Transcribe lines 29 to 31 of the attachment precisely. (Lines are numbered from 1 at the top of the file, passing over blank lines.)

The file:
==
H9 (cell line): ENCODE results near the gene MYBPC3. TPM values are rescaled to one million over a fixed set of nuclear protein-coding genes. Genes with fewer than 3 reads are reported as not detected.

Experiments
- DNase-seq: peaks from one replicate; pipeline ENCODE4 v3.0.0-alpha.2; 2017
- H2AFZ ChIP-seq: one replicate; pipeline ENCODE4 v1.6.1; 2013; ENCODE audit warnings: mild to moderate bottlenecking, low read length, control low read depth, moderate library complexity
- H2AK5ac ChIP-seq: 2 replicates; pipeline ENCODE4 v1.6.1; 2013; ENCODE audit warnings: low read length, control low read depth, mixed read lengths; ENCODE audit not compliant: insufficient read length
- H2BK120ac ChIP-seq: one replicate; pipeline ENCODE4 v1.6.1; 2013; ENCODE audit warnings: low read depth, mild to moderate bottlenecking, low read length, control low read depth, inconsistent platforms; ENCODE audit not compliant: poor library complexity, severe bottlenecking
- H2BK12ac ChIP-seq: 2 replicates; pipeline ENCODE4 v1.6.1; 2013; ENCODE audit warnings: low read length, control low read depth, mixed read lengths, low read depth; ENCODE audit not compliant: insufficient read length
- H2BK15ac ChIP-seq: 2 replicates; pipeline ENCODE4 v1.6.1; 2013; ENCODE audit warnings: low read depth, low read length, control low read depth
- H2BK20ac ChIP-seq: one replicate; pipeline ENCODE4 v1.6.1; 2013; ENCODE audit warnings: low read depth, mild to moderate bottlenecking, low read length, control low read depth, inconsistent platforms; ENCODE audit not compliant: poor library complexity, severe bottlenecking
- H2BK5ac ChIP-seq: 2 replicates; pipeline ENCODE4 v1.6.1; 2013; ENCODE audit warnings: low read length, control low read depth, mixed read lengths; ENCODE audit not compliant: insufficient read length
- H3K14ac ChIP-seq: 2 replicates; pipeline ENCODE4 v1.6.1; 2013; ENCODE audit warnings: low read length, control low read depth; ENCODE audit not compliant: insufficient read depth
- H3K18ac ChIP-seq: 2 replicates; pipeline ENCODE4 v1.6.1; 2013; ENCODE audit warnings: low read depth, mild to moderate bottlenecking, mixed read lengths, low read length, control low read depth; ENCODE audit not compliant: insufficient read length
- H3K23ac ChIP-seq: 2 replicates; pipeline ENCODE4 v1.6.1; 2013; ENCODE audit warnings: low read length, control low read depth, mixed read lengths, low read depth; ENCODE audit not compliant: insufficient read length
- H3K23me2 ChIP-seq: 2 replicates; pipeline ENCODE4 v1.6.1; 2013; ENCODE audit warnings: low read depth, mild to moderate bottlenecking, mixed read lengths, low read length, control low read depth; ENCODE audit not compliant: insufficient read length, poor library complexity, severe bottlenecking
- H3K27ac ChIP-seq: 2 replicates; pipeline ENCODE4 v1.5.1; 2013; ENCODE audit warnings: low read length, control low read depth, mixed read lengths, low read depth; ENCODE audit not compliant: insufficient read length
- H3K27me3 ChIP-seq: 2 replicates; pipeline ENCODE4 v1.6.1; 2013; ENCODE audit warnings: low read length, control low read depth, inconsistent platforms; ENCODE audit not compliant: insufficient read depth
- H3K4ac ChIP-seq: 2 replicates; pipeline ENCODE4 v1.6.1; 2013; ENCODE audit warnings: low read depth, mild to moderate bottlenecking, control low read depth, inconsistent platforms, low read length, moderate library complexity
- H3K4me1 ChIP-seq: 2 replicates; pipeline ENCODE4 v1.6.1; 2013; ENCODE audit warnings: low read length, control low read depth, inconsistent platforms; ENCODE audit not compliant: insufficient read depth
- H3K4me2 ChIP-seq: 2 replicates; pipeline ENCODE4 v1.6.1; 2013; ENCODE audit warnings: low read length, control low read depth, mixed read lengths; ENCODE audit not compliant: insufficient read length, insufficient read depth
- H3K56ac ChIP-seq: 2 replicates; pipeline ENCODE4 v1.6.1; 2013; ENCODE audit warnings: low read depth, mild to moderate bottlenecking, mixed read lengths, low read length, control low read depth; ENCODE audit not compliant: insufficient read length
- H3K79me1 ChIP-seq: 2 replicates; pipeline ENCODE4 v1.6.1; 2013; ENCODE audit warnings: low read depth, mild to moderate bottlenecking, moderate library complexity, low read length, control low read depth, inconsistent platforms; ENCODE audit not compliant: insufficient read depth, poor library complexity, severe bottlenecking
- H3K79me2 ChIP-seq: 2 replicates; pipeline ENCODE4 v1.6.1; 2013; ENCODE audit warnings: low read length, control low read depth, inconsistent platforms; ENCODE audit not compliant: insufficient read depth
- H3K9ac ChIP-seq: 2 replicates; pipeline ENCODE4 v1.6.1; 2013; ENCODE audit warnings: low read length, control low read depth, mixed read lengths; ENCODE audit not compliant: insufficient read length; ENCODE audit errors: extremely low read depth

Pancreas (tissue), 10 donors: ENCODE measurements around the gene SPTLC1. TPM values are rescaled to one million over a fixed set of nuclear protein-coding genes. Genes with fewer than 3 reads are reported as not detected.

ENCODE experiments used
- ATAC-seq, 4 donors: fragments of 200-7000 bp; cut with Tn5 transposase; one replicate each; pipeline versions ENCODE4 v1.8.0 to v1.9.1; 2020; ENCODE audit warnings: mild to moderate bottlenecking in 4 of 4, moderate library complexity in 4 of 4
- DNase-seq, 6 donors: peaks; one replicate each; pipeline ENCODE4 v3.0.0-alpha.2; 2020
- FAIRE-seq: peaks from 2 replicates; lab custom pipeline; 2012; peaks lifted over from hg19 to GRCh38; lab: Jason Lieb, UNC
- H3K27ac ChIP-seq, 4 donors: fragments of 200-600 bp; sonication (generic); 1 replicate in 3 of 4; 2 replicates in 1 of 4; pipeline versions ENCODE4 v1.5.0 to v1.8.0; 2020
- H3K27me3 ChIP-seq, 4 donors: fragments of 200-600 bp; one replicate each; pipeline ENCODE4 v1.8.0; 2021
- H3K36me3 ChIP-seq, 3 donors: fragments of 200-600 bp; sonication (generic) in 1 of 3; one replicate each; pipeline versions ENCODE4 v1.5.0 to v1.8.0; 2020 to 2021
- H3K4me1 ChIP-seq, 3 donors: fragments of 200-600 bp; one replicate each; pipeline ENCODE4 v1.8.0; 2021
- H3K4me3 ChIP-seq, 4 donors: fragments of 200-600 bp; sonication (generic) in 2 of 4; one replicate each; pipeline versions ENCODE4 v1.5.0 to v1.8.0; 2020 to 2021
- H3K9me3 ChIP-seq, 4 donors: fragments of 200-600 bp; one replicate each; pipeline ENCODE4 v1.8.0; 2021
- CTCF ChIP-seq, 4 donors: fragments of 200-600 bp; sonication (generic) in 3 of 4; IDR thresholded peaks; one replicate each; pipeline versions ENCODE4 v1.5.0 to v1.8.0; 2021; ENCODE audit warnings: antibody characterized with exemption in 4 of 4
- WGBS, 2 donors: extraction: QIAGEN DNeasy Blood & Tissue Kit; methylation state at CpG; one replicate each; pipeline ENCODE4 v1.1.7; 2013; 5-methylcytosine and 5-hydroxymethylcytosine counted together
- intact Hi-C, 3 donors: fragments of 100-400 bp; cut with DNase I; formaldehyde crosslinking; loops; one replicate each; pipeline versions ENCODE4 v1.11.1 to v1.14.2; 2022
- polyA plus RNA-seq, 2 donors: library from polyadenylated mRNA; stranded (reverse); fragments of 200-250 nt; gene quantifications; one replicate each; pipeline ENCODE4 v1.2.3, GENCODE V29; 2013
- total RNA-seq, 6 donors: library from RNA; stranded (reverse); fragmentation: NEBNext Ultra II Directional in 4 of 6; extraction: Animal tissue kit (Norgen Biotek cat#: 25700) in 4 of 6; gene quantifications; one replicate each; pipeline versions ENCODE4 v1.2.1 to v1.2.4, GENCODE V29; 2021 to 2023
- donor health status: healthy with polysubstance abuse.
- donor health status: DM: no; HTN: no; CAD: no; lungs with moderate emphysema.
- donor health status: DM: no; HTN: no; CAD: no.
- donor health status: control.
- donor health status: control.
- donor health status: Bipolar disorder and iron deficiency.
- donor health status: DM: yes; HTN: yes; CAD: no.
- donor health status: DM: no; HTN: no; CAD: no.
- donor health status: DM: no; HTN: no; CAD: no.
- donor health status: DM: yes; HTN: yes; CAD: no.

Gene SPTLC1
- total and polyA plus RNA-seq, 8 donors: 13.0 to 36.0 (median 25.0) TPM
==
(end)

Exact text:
- H3K27ac ChIP-seq, 4 donors: fragments of 200-600 bp; sonication (generic); 1 replicate in 3 of 4; 2 replicates in 1 of 4; pipeline versions ENCODE4 v1.5.0 to v1.8.0; 2020
- H3K27me3 ChIP-seq, 4 donors: fragments of 200-600 bp; one replicate each; pipeline ENCODE4 v1.8.0; 2021
- H3K36me3 ChIP-seq, 3 donors: fragments of 200-600 bp; sonication (generic) in 1 of 3; one replicate each; pipeline versions ENCODE4 v1.5.0 to v1.8.0; 2020 to 2021